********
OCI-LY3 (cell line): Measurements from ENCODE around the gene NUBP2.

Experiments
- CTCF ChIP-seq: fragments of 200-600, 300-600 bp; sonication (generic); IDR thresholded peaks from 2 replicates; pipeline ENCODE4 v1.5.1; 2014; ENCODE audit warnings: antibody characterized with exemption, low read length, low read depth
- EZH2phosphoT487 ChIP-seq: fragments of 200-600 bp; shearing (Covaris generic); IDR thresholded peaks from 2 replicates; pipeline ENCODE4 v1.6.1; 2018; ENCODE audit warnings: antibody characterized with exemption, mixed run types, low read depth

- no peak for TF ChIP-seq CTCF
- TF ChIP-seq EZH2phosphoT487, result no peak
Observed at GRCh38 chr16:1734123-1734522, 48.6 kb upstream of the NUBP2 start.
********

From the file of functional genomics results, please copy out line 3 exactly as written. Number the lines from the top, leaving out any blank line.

- CTCF ChIP-seq: fragments of 200-600, 300-600 bp; sonication (generic); IDR thresholded peaks from 2 replicates; pipeline ENCODE4 v1.5.1; 2014; ENCODE audit warnings: antibody characterized with exemption, low read length, low read depth